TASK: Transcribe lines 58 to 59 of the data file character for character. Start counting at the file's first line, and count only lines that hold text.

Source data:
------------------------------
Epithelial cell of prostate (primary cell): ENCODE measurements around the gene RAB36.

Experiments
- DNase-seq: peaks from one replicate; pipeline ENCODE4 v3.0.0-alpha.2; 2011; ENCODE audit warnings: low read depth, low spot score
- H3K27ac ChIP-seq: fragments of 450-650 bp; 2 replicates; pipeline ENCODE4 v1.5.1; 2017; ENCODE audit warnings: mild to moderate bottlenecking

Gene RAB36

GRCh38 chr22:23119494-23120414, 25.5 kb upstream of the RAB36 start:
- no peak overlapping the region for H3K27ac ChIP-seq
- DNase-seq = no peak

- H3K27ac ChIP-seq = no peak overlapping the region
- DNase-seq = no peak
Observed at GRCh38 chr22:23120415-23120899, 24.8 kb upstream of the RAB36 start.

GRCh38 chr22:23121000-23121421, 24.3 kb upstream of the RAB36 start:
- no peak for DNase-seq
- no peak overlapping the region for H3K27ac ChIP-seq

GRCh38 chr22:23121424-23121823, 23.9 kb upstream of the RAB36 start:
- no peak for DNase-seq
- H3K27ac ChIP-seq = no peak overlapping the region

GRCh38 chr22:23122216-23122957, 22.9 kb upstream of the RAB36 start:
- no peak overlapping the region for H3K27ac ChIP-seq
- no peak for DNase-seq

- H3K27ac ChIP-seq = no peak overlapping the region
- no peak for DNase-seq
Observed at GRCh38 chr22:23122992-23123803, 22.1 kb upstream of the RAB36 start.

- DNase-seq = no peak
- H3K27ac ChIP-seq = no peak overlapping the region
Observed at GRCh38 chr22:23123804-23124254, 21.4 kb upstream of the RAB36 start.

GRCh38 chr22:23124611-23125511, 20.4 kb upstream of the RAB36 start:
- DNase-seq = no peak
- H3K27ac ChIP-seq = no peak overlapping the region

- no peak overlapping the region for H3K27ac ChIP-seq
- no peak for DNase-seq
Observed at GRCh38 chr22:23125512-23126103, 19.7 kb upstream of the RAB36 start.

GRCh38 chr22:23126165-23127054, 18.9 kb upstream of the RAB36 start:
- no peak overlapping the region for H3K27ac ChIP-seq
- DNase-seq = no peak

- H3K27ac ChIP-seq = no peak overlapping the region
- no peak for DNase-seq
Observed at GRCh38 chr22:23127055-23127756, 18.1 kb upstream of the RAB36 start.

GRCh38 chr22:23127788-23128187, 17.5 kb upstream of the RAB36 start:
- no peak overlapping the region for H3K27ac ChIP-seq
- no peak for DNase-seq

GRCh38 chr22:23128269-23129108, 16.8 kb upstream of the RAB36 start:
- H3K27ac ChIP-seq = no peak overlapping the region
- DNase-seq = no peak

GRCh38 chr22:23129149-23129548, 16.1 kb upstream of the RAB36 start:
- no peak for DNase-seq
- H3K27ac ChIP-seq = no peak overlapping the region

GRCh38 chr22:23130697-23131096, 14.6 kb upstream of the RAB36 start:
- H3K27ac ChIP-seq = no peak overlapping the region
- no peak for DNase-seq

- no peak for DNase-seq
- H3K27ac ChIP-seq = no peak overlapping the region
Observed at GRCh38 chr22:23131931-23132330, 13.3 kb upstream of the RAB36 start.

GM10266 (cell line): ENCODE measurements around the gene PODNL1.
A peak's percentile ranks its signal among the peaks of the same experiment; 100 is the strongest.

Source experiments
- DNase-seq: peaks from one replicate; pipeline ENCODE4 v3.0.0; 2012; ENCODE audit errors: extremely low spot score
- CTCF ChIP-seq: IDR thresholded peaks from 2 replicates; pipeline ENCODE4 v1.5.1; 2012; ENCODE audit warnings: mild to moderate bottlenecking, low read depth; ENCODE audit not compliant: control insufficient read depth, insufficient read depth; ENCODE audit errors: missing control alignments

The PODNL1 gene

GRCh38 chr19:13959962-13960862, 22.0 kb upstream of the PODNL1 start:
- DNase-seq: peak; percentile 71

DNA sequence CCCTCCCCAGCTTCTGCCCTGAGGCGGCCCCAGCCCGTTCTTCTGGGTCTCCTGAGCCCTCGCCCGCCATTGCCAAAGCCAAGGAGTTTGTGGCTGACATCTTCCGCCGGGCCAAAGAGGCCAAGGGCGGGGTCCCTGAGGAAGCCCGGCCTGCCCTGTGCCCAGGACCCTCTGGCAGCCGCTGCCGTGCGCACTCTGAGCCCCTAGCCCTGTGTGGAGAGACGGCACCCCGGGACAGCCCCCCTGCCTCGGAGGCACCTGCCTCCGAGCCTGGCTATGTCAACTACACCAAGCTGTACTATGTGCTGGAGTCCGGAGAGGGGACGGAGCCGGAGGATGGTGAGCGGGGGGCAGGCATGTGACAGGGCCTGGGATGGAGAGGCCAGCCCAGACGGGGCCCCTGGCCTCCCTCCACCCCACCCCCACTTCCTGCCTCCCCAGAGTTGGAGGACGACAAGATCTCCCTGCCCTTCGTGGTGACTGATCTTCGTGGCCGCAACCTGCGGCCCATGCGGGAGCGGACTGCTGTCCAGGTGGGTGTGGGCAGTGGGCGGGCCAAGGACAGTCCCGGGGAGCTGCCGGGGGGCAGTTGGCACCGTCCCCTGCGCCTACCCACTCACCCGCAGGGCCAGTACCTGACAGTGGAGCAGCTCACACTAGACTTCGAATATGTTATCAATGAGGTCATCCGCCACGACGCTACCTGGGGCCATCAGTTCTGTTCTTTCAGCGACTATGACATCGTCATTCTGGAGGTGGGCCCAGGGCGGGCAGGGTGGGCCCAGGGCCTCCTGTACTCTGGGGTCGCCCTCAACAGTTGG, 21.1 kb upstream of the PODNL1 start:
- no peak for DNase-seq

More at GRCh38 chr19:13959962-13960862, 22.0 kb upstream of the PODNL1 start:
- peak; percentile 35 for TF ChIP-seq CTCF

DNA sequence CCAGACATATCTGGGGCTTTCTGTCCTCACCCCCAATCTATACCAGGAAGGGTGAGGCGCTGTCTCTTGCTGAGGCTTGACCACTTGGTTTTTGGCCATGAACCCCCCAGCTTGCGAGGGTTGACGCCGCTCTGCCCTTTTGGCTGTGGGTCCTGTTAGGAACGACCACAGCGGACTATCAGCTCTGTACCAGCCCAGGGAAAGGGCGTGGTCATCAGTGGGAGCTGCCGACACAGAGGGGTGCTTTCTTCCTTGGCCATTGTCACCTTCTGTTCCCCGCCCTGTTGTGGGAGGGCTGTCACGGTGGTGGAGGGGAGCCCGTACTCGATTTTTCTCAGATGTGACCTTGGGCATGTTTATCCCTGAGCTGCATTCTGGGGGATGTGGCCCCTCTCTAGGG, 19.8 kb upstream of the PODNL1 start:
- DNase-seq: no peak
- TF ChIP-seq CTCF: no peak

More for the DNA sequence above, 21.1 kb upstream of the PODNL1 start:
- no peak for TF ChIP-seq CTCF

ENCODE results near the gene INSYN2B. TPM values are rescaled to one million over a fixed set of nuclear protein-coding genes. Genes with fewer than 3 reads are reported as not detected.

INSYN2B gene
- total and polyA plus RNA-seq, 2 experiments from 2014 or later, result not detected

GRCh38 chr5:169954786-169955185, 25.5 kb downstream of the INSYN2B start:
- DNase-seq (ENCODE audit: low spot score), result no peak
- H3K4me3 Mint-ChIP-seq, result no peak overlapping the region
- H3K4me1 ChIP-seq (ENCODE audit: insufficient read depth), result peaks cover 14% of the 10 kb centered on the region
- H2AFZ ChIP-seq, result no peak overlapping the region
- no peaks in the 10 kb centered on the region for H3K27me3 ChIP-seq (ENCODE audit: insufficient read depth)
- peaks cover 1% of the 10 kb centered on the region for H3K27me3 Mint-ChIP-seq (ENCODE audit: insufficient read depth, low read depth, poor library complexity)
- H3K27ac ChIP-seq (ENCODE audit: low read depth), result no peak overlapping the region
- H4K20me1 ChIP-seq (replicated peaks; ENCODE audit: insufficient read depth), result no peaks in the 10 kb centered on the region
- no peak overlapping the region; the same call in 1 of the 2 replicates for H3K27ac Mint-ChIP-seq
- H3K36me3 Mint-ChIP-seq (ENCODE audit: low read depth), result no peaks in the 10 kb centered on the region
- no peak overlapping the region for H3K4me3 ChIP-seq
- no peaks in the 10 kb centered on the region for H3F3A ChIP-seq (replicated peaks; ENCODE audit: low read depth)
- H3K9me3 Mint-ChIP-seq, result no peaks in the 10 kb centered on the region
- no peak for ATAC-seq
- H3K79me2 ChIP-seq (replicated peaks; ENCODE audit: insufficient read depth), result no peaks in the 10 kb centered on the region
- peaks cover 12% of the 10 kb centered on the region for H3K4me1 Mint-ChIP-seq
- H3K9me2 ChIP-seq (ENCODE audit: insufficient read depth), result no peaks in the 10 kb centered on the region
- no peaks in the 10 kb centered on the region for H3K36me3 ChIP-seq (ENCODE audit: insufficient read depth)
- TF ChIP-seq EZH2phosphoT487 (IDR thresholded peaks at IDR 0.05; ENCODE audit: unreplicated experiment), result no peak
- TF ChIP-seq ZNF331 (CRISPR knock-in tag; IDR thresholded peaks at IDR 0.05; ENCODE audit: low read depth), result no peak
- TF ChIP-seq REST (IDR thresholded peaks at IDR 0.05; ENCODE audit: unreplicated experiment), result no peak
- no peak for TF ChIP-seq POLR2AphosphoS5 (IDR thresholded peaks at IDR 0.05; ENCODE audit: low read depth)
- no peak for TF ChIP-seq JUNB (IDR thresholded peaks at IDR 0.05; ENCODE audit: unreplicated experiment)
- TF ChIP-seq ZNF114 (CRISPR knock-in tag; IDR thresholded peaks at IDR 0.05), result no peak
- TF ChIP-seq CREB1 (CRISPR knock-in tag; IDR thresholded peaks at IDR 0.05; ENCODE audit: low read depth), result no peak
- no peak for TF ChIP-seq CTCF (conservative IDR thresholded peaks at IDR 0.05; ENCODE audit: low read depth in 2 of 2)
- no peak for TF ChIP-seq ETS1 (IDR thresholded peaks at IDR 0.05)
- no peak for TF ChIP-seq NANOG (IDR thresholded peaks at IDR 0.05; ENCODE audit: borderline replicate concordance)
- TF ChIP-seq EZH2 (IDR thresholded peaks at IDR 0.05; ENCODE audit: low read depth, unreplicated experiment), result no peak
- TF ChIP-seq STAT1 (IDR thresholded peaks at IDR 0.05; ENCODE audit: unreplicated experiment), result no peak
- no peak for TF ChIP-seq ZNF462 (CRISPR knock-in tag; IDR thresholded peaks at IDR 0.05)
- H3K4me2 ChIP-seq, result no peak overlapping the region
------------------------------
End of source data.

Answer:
- CTCF ChIP-seq: IDR thresholded peaks from 2 replicates; pipeline ENCODE4 v1.5.1; 2012; ENCODE audit warnings: mild to moderate bottlenecking, low read depth; ENCODE audit not compliant: control insufficient read depth, insufficient read depth; ENCODE audit errors: missing control alignments

The PODNL1 gene